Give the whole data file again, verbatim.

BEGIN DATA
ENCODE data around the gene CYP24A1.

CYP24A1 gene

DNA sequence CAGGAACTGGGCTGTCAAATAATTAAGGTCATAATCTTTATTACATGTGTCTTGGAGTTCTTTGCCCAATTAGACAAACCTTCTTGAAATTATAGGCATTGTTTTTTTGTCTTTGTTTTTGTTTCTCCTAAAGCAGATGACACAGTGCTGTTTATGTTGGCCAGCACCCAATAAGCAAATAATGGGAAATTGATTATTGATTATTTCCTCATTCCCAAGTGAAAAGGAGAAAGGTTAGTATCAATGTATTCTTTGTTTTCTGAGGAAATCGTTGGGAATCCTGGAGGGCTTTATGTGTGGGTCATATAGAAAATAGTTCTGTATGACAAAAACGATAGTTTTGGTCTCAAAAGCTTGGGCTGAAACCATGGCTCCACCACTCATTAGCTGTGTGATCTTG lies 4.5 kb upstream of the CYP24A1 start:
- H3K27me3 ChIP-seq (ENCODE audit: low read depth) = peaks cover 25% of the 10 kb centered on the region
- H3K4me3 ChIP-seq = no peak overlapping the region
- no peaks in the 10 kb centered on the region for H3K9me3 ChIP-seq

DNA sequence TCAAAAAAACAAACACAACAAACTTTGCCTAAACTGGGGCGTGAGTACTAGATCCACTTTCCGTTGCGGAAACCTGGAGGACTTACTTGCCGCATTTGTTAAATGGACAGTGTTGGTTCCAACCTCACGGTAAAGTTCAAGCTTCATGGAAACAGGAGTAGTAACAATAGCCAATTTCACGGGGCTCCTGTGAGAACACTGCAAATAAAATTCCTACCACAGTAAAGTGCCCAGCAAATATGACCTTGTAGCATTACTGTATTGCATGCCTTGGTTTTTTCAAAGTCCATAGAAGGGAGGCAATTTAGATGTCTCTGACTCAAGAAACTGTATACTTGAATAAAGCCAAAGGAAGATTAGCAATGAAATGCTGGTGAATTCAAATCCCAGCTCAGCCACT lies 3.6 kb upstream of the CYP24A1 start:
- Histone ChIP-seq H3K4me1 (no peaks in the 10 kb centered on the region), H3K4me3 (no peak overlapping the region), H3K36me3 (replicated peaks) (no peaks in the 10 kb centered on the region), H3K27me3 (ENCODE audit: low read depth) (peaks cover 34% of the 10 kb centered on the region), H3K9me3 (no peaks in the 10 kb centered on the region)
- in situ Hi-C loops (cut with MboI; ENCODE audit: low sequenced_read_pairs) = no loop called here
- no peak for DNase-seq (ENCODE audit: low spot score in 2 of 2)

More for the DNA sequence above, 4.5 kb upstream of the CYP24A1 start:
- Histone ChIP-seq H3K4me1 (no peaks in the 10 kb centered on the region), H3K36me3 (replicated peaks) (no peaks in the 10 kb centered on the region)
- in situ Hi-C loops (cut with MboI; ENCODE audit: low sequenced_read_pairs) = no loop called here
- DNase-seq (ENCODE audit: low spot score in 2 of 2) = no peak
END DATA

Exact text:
ENCODE data around the gene CYP24A1.

CYP24A1 gene

DNA sequence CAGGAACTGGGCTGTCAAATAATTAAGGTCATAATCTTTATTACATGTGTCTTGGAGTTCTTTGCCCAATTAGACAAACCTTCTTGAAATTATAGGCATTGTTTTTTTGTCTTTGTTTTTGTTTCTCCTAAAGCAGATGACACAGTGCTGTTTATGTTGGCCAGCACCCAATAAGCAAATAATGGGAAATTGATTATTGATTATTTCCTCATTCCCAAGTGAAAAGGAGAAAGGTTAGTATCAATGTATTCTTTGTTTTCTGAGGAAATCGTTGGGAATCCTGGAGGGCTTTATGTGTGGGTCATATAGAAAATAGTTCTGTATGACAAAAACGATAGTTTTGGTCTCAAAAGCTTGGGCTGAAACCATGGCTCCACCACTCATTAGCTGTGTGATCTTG lies 4.5 kb upstream of the CYP24A1 start:
- H3K27me3 ChIP-seq (ENCODE audit: low read depth) = peaks cover 25% of the 10 kb centered on the region
- H3K4me3 ChIP-seq = no peak overlapping the region
- no peaks in the 10 kb centered on the region for H3K9me3 ChIP-seq

DNA sequence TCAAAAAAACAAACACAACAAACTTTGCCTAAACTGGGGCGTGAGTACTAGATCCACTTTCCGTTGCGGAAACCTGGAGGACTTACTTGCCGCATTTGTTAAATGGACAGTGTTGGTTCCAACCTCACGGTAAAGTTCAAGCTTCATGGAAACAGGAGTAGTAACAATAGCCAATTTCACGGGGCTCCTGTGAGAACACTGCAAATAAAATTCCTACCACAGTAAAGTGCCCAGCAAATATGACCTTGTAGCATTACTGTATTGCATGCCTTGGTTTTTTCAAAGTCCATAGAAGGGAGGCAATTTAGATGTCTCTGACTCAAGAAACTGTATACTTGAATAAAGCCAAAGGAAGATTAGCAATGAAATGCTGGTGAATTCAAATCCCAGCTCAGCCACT lies 3.6 kb upstream of the CYP24A1 start:
- Histone ChIP-seq H3K4me1 (no peaks in the 10 kb centered on the region), H3K4me3 (no peak overlapping the region), H3K36me3 (replicated peaks) (no peaks in the 10 kb centered on the region), H3K27me3 (ENCODE audit: low read depth) (peaks cover 34% of the 10 kb centered on the region), H3K9me3 (no peaks in the 10 kb centered on the region)
- in situ Hi-C loops (cut with MboI; ENCODE audit: low sequenced_read_pairs) = no loop called here
- no peak for DNase-seq (ENCODE audit: low spot score in 2 of 2)

More for the DNA sequence above, 4.5 kb upstream of the CYP24A1 start:
- Histone ChIP-seq H3K4me1 (no peaks in the 10 kb centered on the region), H3K36me3 (replicated peaks) (no peaks in the 10 kb centered on the region)
- in situ Hi-C loops (cut with MboI; ENCODE audit: low sequenced_read_pairs) = no loop called here
- DNase-seq (ENCODE audit: low spot score in 2 of 2) = no peak